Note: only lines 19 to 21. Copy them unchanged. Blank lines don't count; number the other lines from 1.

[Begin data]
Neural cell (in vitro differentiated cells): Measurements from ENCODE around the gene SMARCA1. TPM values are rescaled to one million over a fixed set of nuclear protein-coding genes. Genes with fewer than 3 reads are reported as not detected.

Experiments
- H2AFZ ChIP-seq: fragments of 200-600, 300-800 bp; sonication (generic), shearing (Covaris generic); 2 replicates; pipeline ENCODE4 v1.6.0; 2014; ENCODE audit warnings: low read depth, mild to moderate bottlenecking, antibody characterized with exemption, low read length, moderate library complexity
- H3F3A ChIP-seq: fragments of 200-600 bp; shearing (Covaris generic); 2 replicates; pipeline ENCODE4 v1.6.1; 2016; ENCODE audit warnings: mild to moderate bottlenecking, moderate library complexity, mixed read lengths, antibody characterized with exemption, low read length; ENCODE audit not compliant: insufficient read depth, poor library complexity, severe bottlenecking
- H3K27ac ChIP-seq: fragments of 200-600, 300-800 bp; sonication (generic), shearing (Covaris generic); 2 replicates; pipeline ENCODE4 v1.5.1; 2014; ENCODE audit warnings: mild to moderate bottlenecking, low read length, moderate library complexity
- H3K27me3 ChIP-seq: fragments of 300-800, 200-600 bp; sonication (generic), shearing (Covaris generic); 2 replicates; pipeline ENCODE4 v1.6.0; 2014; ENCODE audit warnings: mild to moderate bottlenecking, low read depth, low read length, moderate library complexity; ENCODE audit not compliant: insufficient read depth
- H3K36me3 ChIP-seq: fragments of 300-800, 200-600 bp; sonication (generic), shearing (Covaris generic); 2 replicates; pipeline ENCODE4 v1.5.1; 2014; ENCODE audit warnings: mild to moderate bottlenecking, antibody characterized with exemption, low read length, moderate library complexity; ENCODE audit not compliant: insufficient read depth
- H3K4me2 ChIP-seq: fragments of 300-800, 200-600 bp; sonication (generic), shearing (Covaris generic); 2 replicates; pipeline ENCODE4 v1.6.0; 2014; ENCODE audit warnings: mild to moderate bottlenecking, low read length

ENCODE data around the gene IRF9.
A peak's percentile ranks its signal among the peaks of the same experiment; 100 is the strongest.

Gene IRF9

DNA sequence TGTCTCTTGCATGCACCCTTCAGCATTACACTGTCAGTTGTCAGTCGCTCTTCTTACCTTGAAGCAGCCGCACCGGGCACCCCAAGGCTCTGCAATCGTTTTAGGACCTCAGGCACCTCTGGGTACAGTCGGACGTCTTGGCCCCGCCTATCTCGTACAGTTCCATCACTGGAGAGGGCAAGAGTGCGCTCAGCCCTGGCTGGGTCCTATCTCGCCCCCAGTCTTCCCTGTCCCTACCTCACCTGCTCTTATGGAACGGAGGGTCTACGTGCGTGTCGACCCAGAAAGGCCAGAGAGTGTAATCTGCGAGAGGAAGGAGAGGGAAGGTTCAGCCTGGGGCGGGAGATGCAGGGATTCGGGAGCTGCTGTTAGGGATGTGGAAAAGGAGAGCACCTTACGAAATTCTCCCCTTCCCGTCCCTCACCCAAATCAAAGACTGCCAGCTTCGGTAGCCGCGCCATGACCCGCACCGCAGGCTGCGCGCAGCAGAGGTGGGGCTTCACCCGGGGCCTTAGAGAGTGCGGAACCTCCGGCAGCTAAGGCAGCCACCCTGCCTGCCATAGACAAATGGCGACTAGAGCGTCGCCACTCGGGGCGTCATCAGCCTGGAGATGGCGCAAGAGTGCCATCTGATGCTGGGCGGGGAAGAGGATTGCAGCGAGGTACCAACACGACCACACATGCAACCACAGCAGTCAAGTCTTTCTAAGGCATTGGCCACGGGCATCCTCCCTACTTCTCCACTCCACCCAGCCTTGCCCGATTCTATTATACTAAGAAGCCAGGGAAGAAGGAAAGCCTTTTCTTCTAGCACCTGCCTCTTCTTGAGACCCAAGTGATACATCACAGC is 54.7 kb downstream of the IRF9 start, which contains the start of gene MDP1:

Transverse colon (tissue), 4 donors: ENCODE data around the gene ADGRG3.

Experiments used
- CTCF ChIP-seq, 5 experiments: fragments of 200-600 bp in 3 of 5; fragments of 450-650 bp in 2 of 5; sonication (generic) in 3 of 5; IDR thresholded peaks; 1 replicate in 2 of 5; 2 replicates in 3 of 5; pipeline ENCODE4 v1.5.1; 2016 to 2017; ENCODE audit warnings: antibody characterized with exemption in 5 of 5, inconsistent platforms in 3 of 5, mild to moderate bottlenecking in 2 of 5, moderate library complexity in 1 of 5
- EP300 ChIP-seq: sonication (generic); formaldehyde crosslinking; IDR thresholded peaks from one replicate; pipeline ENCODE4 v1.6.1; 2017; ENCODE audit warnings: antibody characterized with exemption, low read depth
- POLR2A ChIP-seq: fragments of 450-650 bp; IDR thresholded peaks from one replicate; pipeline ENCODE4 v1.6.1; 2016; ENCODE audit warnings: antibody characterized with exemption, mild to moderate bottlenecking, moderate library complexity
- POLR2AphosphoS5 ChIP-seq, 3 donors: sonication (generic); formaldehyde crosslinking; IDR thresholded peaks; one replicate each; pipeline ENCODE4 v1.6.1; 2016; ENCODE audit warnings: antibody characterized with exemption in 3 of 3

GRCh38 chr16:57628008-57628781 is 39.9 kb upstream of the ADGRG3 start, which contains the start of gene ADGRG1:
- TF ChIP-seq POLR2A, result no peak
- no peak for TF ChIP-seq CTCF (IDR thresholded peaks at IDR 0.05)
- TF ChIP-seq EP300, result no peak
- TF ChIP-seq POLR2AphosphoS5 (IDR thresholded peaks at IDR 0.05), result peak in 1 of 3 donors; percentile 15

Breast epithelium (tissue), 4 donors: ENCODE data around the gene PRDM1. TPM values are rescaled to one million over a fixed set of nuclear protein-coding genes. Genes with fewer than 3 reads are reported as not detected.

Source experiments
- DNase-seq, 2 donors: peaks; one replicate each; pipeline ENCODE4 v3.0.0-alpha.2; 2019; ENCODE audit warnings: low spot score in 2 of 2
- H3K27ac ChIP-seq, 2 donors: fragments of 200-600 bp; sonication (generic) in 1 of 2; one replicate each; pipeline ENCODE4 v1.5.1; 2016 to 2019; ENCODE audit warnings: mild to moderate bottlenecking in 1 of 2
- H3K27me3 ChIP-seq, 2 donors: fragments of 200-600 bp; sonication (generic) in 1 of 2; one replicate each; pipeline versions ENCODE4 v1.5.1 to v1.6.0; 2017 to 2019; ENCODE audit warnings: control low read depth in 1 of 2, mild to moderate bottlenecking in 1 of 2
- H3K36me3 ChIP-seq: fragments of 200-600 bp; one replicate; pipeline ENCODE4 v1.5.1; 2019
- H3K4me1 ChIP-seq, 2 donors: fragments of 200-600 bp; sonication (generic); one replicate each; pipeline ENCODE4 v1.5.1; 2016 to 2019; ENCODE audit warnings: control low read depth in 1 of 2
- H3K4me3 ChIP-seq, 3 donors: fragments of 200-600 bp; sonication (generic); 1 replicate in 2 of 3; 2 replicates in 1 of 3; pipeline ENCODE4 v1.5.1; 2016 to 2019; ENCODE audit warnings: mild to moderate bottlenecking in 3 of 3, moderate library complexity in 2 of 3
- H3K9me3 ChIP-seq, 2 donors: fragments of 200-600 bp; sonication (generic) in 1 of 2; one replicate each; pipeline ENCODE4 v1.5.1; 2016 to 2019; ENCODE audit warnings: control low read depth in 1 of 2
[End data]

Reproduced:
GRCh38 chr16:57628008-57628781 is 39.9 kb upstream of the ADGRG3 start, which contains the start of gene ADGRG1:
- TF ChIP-seq POLR2A, result no peak
- no peak for TF ChIP-seq CTCF (IDR thresholded peaks at IDR 0.05)